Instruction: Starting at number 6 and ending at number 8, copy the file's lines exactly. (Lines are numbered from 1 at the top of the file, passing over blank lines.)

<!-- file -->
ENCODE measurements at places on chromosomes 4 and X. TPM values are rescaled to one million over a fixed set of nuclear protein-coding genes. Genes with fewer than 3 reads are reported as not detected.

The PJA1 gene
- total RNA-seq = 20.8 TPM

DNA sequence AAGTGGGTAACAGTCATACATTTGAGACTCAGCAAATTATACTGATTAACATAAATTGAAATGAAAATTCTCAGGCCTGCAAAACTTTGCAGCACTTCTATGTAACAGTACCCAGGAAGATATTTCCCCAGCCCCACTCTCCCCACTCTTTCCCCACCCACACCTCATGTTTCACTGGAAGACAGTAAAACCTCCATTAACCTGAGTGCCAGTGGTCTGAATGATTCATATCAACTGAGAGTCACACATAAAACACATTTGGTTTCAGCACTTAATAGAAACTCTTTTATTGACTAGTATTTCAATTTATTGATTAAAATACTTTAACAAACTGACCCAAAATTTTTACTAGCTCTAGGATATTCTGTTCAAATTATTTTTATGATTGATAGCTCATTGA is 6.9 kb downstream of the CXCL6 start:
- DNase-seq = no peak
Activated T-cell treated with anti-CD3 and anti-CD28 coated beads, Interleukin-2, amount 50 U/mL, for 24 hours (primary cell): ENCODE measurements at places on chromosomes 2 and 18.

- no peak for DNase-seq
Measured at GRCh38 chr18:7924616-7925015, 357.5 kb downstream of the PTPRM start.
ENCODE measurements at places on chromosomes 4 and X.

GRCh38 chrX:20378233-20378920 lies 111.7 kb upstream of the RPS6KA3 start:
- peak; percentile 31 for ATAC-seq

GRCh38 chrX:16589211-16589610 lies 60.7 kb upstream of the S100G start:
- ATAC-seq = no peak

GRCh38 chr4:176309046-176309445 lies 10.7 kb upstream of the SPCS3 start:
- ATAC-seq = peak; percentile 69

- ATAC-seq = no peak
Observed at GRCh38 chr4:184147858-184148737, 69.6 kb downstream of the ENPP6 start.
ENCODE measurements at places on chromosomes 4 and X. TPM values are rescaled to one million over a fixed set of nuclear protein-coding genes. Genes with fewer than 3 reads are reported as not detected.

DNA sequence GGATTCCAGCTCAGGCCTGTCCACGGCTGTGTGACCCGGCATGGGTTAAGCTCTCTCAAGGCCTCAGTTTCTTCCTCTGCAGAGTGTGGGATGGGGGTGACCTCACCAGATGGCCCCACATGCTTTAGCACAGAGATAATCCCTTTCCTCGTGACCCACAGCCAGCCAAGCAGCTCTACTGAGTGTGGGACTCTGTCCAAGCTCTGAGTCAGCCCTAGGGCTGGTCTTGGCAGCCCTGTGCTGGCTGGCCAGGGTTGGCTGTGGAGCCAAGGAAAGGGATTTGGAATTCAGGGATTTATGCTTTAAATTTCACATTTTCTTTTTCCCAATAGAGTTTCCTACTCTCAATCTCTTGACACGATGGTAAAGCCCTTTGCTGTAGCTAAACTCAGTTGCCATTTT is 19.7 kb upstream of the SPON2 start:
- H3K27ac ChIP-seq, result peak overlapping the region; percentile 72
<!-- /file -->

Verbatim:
Activated T-cell treated with anti-CD3 and anti-CD28 coated beads, Interleukin-2, amount 50 U/mL, for 24 hours (primary cell): ENCODE measurements at places on chromosomes 2 and 18.

- no peak for DNase-seq
Measured at GRCh38 chr18:7924616-7925015, 357.5 kb downstream of the PTPRM start.